Topic

# Impulse response

About: Impulse response is a research topic. Over the lifetime, 11062 publications have been published within this topic receiving 180898 citations.

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TL;DR: This paper proposed a generalized impulse response analysis for unrestricted vector autoregressive (VAR) and cointegrated VAR models, which does not require orthogonalization of shocks and is invariant to the ordering of the variables in the VAR.

Abstract: Building on Koop, [Koop et al. (1996) Impulse response analysis in nonlinear multivariate models. Journal of Econometrics 74, 119–147] we propose the `generalized' impulse response analysis for unrestricted vector autoregressive (VAR) and cointegrated VAR models. Unlike the traditional impulse response analysis, our approach does not require orthogonalization of shocks and is invariant to the ordering of the variables in the VAR. The approach is also used in the construction of order-invariant forecast error variance decompositions.

3,945 citations

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Alcatel-Lucent

^{1}TL;DR: The theoretical and practical use of image techniques for simulating the impulse response between two points in a small rectangular room, when convolved with any desired input signal, simulates room reverberation of the input signal.

Abstract: Image methods are commonly used for the analysis of the acoustic properties of enclosures. In this paper we discuss the theoretical and practical use of image techniques for simulating, on a digital computer, the impulse response between two points in a small rectangular room. The resulting impulse response, when convolved with any desired input signal, such as speech, simulates room reverberation of the input signal. This technique is useful in signal processing or psychoacoustic studies. The entire process is carried out on a digital computer so that a wide range of room parameters can be studied with accurate control over the experimental conditions. A fortran implementation of this model has been included.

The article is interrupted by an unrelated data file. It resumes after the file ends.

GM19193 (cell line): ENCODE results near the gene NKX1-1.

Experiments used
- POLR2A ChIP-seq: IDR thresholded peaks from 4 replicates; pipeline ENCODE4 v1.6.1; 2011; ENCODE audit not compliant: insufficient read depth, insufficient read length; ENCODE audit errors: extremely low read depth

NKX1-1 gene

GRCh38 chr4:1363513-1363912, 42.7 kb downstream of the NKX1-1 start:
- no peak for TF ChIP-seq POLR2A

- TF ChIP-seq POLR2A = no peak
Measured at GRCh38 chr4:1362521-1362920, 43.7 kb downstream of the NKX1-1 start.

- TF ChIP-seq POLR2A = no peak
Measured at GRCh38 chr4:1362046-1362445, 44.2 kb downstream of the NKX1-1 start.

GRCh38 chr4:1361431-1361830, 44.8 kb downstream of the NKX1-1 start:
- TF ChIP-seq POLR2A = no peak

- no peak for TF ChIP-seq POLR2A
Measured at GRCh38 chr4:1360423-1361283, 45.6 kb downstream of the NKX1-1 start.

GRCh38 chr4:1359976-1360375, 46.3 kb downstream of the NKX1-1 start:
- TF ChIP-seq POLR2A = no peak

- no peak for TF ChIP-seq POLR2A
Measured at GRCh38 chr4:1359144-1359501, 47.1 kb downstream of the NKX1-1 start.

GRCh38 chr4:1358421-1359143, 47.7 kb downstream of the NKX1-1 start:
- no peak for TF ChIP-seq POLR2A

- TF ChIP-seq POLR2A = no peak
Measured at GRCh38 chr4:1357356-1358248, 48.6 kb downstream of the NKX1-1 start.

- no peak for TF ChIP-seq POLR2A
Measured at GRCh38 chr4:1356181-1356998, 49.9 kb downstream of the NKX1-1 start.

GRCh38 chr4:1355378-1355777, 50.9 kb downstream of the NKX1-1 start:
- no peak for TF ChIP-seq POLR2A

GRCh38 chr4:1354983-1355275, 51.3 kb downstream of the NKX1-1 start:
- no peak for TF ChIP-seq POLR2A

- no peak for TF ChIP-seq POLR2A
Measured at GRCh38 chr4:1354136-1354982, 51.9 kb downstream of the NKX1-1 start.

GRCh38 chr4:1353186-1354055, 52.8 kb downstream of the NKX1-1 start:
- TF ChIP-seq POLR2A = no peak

3,284 citations

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TL;DR: In this paper, the authors present a unified approach to impulse response analysis which can be used for both linear and nonlinear multivariate models and demonstrate the use of these measures for a nonlinear bivariate model of US output and the unemployment rate.

Abstract: This paper presents a unified approach to impulse response analysis which can be used for both linear and nonlinear multivariate models. After discussing the advantages and disadvantages of traditional impulse response functions for nonlinear models, we introduce the concept of a generalized impulse response function which, we argue, is applicable to both linear and nonlinear models. We develop measures of shock persistence and asymmetric effects of shocks derived from the generalized impulse response function. We illustrate the use of these measures for a nonlinear bivariate model of US output and the unemployment rate.

3,173 citations

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TL;DR: A compendium of recent theoretical results associated with using higher-order statistics in signal processing and system theory is provided, and the utility of applying higher- order statistics to practical problems is demonstrated.